Adult Limnephalus auricula


Actual live stick caddis


Evidence of how locked in trout become


In stillwaters, we have used stick caddis flies with great success for many years. They form a large part of a trout’s diet. We know this from drawing the stomach contents from trout using a spoon or a syringe. The caddis content in the stomach is bright green worms and a large amount of weed or debris.

In the water, for the untrained eye, stick caddis appear to be debris or weed drifting in the current. Taking a careful look, one will see that the debris moves around slowly at an angle of around 45 degrees, has a green (dark, light or chartreuse) head and tiny legs pointing out the front.

Over the past few months I have had little success with our standard patterns which has led me to the evolution of our standard stick caddis pattern. The wonderful thing about fly tying is that there are new materials at our disposal regularly. My most recent find is the Uni-Mohair, which I believe is exactly what I needed to improve the pattern.

For context according to Wikipedia, Caddisfly, or order Trichoptera are a group of insects with aquatic larvae and terrestrial adults. There are around 14 500 described species. This specific caddis, is one of thirty families of caddis fly, of the suborder Integripalpia. They construct casings within which they move around looking for food.
Hook: Grip 13021BL
Thread: Ultra thread Flouro Chartreuse 
Body material: Uni-Mohair Olive


Dress the hook with a corded thread (cord the thread by spinning the bobbin clockwise). This provides a solid base on which the material can grip.


Tie in the Mohair leaving a small tail of 3-5 mm. Take your thread up to the eye of the fly.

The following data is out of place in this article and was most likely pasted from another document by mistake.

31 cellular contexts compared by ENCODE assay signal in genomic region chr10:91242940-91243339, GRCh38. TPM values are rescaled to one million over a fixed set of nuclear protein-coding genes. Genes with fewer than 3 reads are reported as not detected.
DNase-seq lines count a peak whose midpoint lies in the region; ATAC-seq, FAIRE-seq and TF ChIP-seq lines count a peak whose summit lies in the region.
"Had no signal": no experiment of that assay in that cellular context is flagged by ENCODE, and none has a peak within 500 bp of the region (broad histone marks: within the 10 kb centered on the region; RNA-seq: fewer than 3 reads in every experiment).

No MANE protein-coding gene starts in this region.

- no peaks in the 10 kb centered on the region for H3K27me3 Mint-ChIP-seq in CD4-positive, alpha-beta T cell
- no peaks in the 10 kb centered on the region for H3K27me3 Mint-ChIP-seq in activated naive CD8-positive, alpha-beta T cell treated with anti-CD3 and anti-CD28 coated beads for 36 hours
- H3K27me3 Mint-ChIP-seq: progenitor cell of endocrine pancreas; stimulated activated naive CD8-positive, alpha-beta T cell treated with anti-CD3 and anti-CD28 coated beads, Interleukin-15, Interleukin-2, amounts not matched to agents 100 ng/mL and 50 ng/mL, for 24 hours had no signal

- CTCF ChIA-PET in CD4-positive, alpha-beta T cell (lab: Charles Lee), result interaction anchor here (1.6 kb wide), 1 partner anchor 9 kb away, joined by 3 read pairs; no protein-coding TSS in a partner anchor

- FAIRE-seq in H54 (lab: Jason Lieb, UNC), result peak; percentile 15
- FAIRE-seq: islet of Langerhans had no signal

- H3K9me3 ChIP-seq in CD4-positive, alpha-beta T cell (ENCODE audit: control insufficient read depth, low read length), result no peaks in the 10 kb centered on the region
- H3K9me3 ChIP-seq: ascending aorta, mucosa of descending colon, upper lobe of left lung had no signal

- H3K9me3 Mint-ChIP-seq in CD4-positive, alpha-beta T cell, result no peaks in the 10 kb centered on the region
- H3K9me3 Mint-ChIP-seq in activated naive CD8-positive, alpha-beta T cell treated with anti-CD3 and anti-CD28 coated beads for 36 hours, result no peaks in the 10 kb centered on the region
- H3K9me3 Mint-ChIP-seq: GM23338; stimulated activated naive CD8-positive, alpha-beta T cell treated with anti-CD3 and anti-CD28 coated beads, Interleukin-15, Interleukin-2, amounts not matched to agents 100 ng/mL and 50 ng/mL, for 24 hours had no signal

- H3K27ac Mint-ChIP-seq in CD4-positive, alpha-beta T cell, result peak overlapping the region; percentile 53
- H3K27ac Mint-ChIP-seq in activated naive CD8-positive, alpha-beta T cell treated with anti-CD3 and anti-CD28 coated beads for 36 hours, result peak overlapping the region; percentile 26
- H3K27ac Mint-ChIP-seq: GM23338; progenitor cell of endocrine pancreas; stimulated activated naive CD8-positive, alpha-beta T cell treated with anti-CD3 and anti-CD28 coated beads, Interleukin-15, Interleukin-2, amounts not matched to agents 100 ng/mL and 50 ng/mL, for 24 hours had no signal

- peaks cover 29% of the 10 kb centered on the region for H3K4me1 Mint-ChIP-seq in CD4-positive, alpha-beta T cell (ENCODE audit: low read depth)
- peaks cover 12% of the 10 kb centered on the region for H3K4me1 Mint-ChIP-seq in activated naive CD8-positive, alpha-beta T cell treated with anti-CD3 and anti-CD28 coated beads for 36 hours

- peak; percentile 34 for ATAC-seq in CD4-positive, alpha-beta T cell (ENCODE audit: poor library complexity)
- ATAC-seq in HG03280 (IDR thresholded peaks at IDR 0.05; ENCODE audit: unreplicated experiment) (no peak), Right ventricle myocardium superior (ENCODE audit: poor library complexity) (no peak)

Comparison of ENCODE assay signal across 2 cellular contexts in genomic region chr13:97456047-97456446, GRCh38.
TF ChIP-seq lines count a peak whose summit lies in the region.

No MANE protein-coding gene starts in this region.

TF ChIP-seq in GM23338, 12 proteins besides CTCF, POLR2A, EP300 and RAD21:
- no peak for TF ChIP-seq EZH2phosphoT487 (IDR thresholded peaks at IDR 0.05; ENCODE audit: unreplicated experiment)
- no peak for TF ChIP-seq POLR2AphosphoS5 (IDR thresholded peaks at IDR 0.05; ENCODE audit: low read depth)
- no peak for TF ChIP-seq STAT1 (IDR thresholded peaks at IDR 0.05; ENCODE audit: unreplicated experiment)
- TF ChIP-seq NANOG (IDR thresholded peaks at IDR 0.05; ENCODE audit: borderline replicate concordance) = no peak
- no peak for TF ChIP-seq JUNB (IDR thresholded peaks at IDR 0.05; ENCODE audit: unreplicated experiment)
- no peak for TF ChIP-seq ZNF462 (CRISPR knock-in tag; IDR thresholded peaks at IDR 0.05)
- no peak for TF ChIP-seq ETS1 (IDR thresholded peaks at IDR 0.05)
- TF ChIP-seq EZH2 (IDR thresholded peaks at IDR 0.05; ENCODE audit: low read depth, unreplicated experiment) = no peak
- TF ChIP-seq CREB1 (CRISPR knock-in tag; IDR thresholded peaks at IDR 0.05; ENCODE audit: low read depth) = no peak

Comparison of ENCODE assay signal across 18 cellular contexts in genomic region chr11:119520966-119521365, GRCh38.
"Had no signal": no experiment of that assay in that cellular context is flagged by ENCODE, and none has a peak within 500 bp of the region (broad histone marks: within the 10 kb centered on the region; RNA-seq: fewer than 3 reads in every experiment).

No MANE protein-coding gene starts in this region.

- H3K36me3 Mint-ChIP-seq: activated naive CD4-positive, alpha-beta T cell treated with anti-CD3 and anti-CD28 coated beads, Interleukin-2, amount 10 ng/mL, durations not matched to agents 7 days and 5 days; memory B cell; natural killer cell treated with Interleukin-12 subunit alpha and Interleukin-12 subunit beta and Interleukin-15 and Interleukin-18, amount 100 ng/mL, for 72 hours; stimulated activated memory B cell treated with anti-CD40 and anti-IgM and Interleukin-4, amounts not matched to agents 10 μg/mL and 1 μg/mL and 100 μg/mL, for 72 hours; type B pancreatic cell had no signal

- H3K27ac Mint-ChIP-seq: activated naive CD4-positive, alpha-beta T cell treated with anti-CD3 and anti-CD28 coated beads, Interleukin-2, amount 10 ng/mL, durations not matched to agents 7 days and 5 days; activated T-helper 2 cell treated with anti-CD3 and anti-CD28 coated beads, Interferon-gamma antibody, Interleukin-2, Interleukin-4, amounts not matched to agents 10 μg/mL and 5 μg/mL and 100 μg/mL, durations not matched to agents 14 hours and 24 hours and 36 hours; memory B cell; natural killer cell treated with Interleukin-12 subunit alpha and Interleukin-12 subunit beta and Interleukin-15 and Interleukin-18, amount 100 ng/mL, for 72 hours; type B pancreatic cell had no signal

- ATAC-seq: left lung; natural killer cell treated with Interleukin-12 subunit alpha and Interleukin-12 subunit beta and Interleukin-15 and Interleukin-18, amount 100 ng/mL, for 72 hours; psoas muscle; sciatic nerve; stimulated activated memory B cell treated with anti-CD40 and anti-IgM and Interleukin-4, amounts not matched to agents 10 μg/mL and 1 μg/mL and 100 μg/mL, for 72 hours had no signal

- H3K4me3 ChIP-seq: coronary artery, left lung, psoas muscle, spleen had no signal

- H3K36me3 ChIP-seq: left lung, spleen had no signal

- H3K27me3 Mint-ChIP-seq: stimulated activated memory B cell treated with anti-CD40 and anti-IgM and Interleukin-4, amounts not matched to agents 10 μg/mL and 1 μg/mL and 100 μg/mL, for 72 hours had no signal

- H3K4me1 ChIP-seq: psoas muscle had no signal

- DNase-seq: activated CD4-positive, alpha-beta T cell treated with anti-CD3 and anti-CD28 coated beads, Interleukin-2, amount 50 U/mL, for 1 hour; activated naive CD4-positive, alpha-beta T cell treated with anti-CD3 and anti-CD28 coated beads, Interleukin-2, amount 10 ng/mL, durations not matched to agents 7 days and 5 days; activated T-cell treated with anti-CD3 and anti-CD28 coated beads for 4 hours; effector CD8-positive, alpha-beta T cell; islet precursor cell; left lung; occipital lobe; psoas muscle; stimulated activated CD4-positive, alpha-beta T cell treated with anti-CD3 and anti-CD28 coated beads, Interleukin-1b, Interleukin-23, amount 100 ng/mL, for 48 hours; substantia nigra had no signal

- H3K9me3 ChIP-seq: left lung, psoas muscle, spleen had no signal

Using hackle pliers grip the end of the Mohair so you don’t handle the loose hair around the rope. Using touching wraps, wrap the mohair forward while gently palmering the loose hair backward so as not to trap too much of it. 
Tie the rope in 2-3 mm from the eye and whip finish it in to secure.
Build up a small worm like head behind the eye and attempt to trap a few straggle hairs so they face forward (these will be legs)


Whip finish and apply head cement


Final Fly

How to fish the fly:
Using a floating line with whatever length leader you are used to fishing. The tippet should be minimum 3X but the clarity of the water dictates whether or not you should fish thinner, i.e. down to 5X
The fly is un-weighted as we want to fish it in the top water column, from just below the surface to a couple feet down
Preferably fish the fly in a breeze to obtain a natural bob and wash created by the swell.
Cast up and across the wind line and apply an inch figure of eight retrieve. Every now and then a small rod twitch can induce a take when a suspecting fish is not convinced. The retrieve should be fished literally until the fly is parallel to the bank once past you. 
Takes are sometimes subtle, but mostly pretty violent. If you are fishing a light tippet ensure you pointing your rod a few degrees away from where the fly is, to give you a few extra micro seconds to react.
Where to fish the fly: 
Preferably near some sort of weed structure. This is what they use to build their cases and also what they feed on.
What to look out for: 
Very often you will see a bulge, a pancake or a swirl created by a fish feeding below the surface where water is pushed upward. This is a giveaway that the fish are feeding and may be feeding on stick caddis.
It’s a finesse form of fishing but produces unreal results.

Be patient and tight lines.

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